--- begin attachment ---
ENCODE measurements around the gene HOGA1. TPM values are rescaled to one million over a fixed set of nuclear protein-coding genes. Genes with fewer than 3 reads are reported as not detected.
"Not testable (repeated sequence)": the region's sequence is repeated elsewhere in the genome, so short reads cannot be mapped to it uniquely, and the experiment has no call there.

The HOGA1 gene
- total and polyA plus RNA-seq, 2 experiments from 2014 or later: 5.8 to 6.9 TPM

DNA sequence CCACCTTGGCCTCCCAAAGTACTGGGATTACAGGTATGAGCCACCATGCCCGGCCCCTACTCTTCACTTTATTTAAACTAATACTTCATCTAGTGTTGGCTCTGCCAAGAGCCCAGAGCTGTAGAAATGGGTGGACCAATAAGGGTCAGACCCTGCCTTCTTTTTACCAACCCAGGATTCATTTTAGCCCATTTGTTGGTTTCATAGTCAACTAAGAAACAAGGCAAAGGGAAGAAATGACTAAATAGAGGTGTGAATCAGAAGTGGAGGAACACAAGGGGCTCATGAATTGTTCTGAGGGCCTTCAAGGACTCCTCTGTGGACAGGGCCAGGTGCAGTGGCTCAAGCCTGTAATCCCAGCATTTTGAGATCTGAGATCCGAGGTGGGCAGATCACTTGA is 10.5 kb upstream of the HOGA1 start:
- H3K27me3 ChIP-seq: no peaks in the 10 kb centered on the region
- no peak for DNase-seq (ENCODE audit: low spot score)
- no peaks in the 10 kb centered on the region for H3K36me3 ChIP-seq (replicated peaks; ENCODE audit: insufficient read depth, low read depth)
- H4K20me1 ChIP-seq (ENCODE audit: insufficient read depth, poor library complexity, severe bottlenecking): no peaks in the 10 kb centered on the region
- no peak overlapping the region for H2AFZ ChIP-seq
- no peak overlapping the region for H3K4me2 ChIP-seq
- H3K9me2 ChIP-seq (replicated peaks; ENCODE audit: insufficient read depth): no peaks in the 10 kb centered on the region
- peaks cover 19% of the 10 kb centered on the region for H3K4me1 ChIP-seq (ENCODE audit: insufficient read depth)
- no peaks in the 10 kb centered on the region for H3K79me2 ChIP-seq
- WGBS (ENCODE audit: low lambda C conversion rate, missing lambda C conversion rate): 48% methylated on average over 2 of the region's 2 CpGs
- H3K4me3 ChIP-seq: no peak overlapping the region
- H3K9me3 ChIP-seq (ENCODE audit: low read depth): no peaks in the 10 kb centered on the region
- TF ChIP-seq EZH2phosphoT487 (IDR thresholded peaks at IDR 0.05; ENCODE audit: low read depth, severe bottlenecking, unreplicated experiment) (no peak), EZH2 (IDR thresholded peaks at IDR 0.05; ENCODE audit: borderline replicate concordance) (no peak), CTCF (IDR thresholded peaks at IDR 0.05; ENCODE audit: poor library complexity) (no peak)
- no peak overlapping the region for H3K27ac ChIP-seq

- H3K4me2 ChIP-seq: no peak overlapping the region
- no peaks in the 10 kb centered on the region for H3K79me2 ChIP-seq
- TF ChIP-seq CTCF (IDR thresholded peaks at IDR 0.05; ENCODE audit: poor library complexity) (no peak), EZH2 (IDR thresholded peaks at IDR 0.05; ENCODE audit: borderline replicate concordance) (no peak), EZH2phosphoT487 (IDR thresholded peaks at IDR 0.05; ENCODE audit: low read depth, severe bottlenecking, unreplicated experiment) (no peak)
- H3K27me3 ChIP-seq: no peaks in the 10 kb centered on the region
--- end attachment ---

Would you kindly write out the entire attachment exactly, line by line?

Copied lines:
ENCODE measurements around the gene HOGA1. TPM values are rescaled to one million over a fixed set of nuclear protein-coding genes. Genes with fewer than 3 reads are reported as not detected.
"Not testable (repeated sequence)": the region's sequence is repeated elsewhere in the genome, so short reads cannot be mapped to it uniquely, and the experiment has no call there.

The HOGA1 gene
- total and polyA plus RNA-seq, 2 experiments from 2014 or later: 5.8 to 6.9 TPM

DNA sequence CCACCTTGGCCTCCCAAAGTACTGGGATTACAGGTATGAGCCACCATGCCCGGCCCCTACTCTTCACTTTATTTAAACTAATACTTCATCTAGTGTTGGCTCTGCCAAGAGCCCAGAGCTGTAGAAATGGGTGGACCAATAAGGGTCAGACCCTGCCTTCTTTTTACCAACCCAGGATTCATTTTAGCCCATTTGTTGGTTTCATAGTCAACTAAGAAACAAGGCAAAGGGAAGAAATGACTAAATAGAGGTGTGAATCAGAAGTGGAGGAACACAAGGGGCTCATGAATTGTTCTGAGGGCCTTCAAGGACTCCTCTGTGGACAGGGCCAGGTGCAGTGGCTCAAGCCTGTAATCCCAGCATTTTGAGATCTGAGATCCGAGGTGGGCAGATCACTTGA is 10.5 kb upstream of the HOGA1 start:
- H3K27me3 ChIP-seq: no peaks in the 10 kb centered on the region
- no peak for DNase-seq (ENCODE audit: low spot score)
- no peaks in the 10 kb centered on the region for H3K36me3 ChIP-seq (replicated peaks; ENCODE audit: insufficient read depth, low read depth)
- H4K20me1 ChIP-seq (ENCODE audit: insufficient read depth, poor library complexity, severe bottlenecking): no peaks in the 10 kb centered on the region
- no peak overlapping the region for H2AFZ ChIP-seq
- no peak overlapping the region for H3K4me2 ChIP-seq
- H3K9me2 ChIP-seq (replicated peaks; ENCODE audit: insufficient read depth): no peaks in the 10 kb centered on the region
- peaks cover 19% of the 10 kb centered on the region for H3K4me1 ChIP-seq (ENCODE audit: insufficient read depth)
- no peaks in the 10 kb centered on the region for H3K79me2 ChIP-seq
- WGBS (ENCODE audit: low lambda C conversion rate, missing lambda C conversion rate): 48% methylated on average over 2 of the region's 2 CpGs
- H3K4me3 ChIP-seq: no peak overlapping the region
- H3K9me3 ChIP-seq (ENCODE audit: low read depth): no peaks in the 10 kb centered on the region
- TF ChIP-seq EZH2phosphoT487 (IDR thresholded peaks at IDR 0.05; ENCODE audit: low read depth, severe bottlenecking, unreplicated experiment) (no peak), EZH2 (IDR thresholded peaks at IDR 0.05; ENCODE audit: borderline replicate concordance) (no peak), CTCF (IDR thresholded peaks at IDR 0.05; ENCODE audit: poor library complexity) (no peak)
- no peak overlapping the region for H3K27ac ChIP-seq

- H3K4me2 ChIP-seq: no peak overlapping the region
- no peaks in the 10 kb centered on the region for H3K79me2 ChIP-seq
- TF ChIP-seq CTCF (IDR thresholded peaks at IDR 0.05; ENCODE audit: poor library complexity) (no peak), EZH2 (IDR thresholded peaks at IDR 0.05; ENCODE audit: borderline replicate concordance) (no peak), EZH2phosphoT487 (IDR thresholded peaks at IDR 0.05; ENCODE audit: low read depth, severe bottlenecking, unreplicated experiment) (no peak)
- H3K27me3 ChIP-seq: no peaks in the 10 kb centered on the region